But a study we at Vienna University carried out for a European postal service found parcel delivery vehicles made up only a fraction (0.8%) of a city’s traffic flow. Tradespeople and other services were more than seven times more likely to be making up the business traffic.
Yet the claim that parcel delivery plays a significant part in urban road traffic is used regularly in reports. Hopefully our study can help to change the attitude.
Who’s on our city roads?
The unfair focus on parcel delivery neglects other commercial sectors using vehicles on a city’s roads for transport and parking. In fact, there is a lack of studies investigating specifically to what extent parcel delivery impacts and contributes to urban road traffic in major cities worldwide.
To examine the true impact of parcel delivery – technically known as CEP for courier, express and parcel deliveries – our team at the Vienna University of Economics in Business was commissioned by the Austrian postal organisation to study the traffic composition in Vienna, Austria, between March and June 2019.
The goal of the study was to identify the share of parcel delivery and other specific categories of light commercial vehicles used in the city.
The city’s traffic was videoed and manually counted at key times over a 15 week period on main and secondary roads. In addition, we used secondary data from the city of Vienna for validation.
The results showed passenger cars accounted for 86.5% of urban road traffic. The remaining share of light and heavy commercial vehicles comprised 13.5% of traffic.
Of that, we found parcel delivery vehicles accounted for only 0.8% of the traffic. This clearly contradicts the often-heard and reported claim that they are a main contributor to urban congestion and delays.
Other light commercial vehicles played a much more significant part in urban road traffic.
Tradesmen and technicians had the largest share among light commercial vehicles with 6.0% of traffic. This is more than seven times higher than the share of parcel delivery.
Any transport policies that aim to deal with traffic reduction should consider all vehicle categories and the respective industry specific logistics.
From Austria to Australia
Some may argue that European cities differ from Australian cities, but we believe our findings are also relevant to cities here and in other industrialised counties.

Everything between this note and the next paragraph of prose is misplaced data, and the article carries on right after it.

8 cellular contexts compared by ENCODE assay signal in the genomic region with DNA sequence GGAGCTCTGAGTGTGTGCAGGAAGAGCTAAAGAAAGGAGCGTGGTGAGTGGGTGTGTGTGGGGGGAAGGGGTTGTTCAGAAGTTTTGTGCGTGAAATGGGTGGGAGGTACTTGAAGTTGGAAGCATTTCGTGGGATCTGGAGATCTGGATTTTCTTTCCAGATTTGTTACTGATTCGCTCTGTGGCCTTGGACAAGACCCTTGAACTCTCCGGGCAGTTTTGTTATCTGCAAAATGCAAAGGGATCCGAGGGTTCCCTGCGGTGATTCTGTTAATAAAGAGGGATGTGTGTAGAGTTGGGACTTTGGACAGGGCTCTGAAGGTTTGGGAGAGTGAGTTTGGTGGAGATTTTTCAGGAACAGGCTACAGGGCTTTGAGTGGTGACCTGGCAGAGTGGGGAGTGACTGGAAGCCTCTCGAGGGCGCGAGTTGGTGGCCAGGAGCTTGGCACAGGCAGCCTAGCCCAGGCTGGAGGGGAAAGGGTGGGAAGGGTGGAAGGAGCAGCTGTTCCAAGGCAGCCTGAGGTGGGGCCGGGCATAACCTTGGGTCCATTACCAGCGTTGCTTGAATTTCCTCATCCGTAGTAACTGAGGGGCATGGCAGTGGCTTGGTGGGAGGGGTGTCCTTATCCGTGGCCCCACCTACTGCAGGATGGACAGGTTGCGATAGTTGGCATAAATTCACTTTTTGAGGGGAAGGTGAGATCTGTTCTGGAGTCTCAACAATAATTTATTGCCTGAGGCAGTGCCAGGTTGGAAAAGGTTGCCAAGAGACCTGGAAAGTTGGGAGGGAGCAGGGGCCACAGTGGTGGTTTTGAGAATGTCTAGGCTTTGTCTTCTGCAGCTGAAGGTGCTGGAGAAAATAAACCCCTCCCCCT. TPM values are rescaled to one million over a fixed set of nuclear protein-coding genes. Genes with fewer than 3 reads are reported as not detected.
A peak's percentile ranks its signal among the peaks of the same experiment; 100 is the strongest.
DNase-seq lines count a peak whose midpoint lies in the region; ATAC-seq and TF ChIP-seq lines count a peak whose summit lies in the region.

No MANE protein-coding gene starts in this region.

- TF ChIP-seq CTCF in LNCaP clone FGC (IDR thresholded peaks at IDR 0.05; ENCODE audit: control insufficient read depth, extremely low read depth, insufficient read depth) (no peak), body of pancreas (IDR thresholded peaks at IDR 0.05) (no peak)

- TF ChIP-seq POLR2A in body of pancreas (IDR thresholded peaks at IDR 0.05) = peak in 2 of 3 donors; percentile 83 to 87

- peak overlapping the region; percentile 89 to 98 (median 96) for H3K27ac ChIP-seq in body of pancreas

Moreover, Vienna’s traffic is - like Brisbane’s - impacted by a significant share of commuters travelling in and out of the city every business day.
Both cities have similar congestion rates – Brisbane 27% and Vienna 25% – and are served by all major local and global parcel delivery companies.
But more importantly, the traffic composition in Austria and Australia’s bigger cities seems to be very similar. Researchers in Melbourne measured the share of light commercial vehicles entering the CBD and found 13.4% cent of the vehicles entering the central business district were light commercial and service vehicles.
This corresponds almost exactly with our Vienna findings.
Congestion is getting worse
One area of growth in Australia is also the number of light commercial vehicles on our streets, up from 39.3 billion kilometres travelled in 2008 to 54 billion kilometres in 2018. That means potentially more such vehicles in our cities.
When it comes to looking at who needs to do more to try to cut congestion, you need to consider more than just the parcel delivery companies.
Studies show that further consolidation efforts within the parcel delivery industry would only lead to a maximum saving of a further 10% of delivery vans, that’s 9 instead of 10 delivery vans on the street. Given they only have a share of 0.8% of total traffic, that would only lead to reduction in traffic of less than 0.1%.
But for tradespeople and technicians, for example, with a share of 6.0% in city traffic, developing better logistics could lead to a greater reduction in the overall traffic in cities.